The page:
The following article “Fish Tank Setup For Beginners” is a simple guide to those who are planning to keep a fish as a pet in their home or workplace. If you are planning to keep a fish-tank and you have all the gears and fish-tank accessories, you are ready for your new aquarium setup. You are making a great decision that you will never regret, however, if you do it correctly. Keeping a fish-tank at home or workplace is enjoyable and is a way to get closer to the aquatic world and also keeping fish-tank is beneficial in many ways which I have already discussed in the previous article Benefits of Keeping a Fish Tank At Home.
It is important that you carefully choose a suitable place to keep your fish-tank. Make sure the aquarium stand will support the filled tank’s weight and if the ground is even, else the slanted floors can result in undue stress and crack the tank.
Fish Tank Setup For Beginners: Step-by-Step
Now that you have all the equipment, you are just a few steps from becoming a fish keeper, if not please do visit my previous article about the basic equipment required to set up the fish tank: article “Before Setting up Your Aquarium”.
Step 1: Choose a fish tank.
Before getting an aquarium you need to do some research on the fish that you want to keep. Every fish is different and different fish require a different environment for them. You cannot simply keep a bunch of them into a tank, and feed them a couple of times per day. So, choosing a fish tank is very important. A 55-gallon tank that holds approximately 208.2 liters of water is a standard size that allows you to have a wide variety of fish as a beginner. You can also go with a 20-30 gallon tank and keep certain hardy species like (guppy, swordtails, tetra mollies and so on). here you can calculate the volume of your tank.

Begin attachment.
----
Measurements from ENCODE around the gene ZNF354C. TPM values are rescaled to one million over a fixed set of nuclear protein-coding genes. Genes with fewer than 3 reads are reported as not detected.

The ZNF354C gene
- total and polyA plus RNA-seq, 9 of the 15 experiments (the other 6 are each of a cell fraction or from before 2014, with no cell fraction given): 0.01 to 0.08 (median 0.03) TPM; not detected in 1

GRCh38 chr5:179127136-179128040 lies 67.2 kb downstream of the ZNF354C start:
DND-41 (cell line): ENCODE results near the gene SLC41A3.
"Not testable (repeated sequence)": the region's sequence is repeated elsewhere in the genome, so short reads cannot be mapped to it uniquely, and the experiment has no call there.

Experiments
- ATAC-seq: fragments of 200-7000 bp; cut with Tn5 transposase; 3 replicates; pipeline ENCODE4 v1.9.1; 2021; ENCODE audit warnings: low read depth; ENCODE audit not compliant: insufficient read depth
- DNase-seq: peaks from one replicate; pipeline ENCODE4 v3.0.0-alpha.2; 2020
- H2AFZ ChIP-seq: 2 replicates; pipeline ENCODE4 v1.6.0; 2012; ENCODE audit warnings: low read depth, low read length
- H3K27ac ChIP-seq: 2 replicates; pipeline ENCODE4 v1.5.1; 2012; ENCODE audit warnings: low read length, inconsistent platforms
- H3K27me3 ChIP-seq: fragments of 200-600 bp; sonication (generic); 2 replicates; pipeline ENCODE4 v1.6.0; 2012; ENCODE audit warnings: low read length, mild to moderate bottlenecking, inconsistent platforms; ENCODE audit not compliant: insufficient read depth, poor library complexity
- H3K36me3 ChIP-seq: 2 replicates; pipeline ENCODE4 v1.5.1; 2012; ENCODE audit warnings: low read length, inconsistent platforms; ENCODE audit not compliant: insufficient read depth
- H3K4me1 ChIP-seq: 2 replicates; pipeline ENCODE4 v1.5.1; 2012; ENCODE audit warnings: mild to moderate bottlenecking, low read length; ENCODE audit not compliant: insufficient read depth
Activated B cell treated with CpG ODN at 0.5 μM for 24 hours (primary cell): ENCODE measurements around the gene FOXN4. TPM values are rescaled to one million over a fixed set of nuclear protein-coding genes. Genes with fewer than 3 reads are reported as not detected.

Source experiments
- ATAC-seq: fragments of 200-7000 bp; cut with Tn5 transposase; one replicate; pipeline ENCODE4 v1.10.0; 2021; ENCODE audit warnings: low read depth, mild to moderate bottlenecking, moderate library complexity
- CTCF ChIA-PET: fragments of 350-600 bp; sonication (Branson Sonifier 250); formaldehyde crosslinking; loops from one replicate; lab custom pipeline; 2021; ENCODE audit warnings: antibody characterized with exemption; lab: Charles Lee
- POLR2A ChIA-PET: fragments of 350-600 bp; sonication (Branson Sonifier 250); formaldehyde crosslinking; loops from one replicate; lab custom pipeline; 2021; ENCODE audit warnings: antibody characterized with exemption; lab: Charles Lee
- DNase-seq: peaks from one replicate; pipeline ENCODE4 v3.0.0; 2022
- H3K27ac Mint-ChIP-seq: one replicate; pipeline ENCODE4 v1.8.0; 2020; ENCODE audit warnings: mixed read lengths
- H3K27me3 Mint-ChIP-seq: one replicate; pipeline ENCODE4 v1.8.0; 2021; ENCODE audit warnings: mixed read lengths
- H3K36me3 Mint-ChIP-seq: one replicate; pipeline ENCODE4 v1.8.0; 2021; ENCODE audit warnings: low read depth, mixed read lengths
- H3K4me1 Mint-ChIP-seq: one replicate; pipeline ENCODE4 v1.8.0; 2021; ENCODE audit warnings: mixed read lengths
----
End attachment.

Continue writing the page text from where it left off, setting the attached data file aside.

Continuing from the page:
Step 2: Get the aquarium stand.
A 20-gallon aquarium holds 75.7 liters of water weighing around 80-90 kilograms. That is quite heavy, so the bigger tank you get, you require stronger stand that holds your aquarium. I recommend you to buy a stand that is designed for the dimensions and shape of your tank. [Note: it is not safe to have an edge of the tank sticking out over the side].
Step 3: Placement of your tank.
There are few things you should consider when choosing the right spot for your fish tank. If you don’t select the right location for your fish tank, it doesn’t matter what the size of your fish tank, you could end up struggling to maintain the water quality of your fish tank and it could become a more stressful environment to your fish. A little sunlight is beneficial for the tank but placing the tank near the window with a lot of sunlight is harmful to water since it increases phosphate levels in water and increases algae problem. Place the tank near a wall socket.
Step 4: Cleaning and Placing Gravel.
Once you have selected the tank’s placement, it’s time to begin setting up the aquarium. It is essential to wash the gravel well because unwashed gravel creates cloudy water in your tank. Place the gravel in a bucket and wash your gravel using your hand after a few minutes drain the water and repeat this process 4 to 5 times until wastewater is visibly clear. This cleaning process is beneficial in removing dust from the storage and transportation of the substrate. Now that your substrate is clear, slowly pour substrate in the bottom of your fish tank with the help of a small bucket. This is the time your creativity plays a vital role. Use your creativity to scape your tank as you prefer.
Step 5: Choosing the right heater, filter, and lightings.
Maintaining your fish water quality and water is an important factor in the comfort and well-being of your fish. I recommend you to get an automatic heater for your fish tank then shuts down once your minimum temperature is reached using a simple formula to buy the heater (1 watt per gallon of water). While choosing a filter, make sure that you get the filter that has a turnover of at least 3 times the volume of water per hour. Choose an appropriate light for the aquarium. Place the light on or above the tank and set a timer for no more than 8 hours a day.
Step 6: Filling up the Tank.
Fill up the aquarium with hose pipe this makes it easy to fill up the tank and change the aquarium water. Use water de-chlorinator after filling. [Note: always use de-chlorinator every time you do a water change.
Step 7: Cycling your tank.
At this time you need to Cycle your tank water. Cycling your tank requires patients and consistent testing of the water so, Cycling is the most important part of setting up your new aquarium. This will help promote building de-nitrifying bacteria and is essential to set up your new tank. Use Aquarium Test Kit to monitor the tank’s water. This alerts you to toxic aquarium conditions and saves your fish.